Effective dry eye treatment depends on an accurate assessment of the cause, correction of complicating factors (e.g., lagophthalmos), and owner compliance. Initial treatment usually requires a combination of tear stimulants and lubricants, topical antibiotic, and possibly topical steroid. Treatments are tapered or modified depending on patient response.

Lacrimomimetics are agents that imitate natural tears or tear components and are synonymous with artificial tears. Normal tears are trilaminar with lipid, aqueous, and mucin components, and each layer has a specific function. Artificial tear preparations are formulated to simulate one or more components of the tear film, and most are available over-the-counter as solutions, gels, or ointments. A combination of products can be helpful in severely affected patients, in part, because of different ocular retention times. Artificial tear solutions more closely resemble aqueous tears and are helpful for loosening ocular mucous and debris, but they have the shortest retention times. Gels and ointments have substantially longer contact times, thus providing justification for combination treatment. Mucinomimetic agents are those that simulate tear mucin. They tend to be viscous and consist of polymers such as carboxymethylcellulose (Celluvisc), hydroxypropyl methylcellulose (GenTeal Gel), carbomer (Lubrithal, Optixcare), and sodium hyaluronate (I-Drop Vet Plus). Celluvisc and GenTeal gel (not to be confused with GenTeal drops) are available OTC at most pharmacies, whereas the other aforementioned mucinomimetic agents are exclusive veterinary products. Artificial tear ointments usually combine petrolatum and mineral oil, and common OTC brands are Puralube, Lacrilube, Refresh PM, Tears Naturale PM, etc. The ointments simulate tear lipid, have the longest retention times, and help to prevent evaporation of tears. Most artificial tear preparations are intended for repeated daily application and are well tolerated. However, pets can develop sensitivity to preservatives contained in these preparations, and preservative-free preparations (designated PF) are preferred in these instances. GenTeal gel has hydrogen peroxide as a preservative that is cleaved into water and oxygen immediately after application (the so-called disappearing preservative).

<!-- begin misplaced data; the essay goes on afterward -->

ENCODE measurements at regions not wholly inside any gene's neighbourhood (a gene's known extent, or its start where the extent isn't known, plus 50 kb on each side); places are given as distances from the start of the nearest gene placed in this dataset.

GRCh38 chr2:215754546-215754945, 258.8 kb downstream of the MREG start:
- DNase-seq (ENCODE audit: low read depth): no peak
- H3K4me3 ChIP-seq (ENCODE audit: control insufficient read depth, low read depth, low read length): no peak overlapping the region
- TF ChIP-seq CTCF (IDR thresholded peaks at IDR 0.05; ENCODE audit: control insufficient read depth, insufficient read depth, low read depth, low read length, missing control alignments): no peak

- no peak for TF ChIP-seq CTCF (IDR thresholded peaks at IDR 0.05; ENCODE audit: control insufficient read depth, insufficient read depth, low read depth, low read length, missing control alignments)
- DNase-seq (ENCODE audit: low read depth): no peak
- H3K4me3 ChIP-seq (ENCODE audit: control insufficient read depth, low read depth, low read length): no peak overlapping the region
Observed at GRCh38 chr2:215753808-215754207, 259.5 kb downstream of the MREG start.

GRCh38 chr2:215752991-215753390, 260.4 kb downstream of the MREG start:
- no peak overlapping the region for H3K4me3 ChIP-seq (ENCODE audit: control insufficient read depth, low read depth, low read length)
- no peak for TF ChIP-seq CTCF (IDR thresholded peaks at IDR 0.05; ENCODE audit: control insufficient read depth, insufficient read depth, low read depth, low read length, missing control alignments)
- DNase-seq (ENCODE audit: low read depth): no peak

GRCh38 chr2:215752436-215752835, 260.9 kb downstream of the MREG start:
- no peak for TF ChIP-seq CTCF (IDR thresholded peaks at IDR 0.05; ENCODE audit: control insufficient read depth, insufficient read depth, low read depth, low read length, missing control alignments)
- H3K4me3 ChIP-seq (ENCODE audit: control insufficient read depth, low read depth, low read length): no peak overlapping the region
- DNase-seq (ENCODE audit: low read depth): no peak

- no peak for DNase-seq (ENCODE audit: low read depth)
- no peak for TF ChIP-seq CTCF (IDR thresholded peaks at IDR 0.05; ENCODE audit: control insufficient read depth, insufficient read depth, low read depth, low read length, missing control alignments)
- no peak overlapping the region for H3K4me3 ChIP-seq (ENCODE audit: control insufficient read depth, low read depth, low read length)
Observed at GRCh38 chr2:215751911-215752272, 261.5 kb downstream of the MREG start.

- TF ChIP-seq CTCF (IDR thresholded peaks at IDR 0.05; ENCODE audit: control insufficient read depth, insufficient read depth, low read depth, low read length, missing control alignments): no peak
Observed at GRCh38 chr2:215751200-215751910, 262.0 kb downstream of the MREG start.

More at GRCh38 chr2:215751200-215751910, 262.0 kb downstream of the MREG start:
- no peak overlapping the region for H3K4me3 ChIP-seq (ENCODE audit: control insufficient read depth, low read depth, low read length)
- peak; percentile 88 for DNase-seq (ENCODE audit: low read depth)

Lacrimostimulants (or lacrimogenics) are agents that increase or stimulate natural tear production. Pilocarpine has historically been used for this purpose. Two percent pilocarpine at a dosage of 1-2 drops/25 pounds body weight BID in the food is a good starting dose. The dosage is gradually increased until a response is observed or signs of toxicity develop. Toxic signs include salivation, bradycardia, vomiting, or diarrhea. Dilute topical pilocarpine solution may be used as an alternative to oral therapy. Concentrations of 0.125%-0.25% are recommended. Using a stock solution of 2%, these may be prepared as follows: 0.125% prepared by adding 1 ml of stock solution to 15 ml of artificial tears; 0.25% prepared by adding 2 ml stock solution to 14 ml artificial tears. Pilocarpine is mentioned here for completeness, but since cyclosporine was introduced, it has declined in popularity.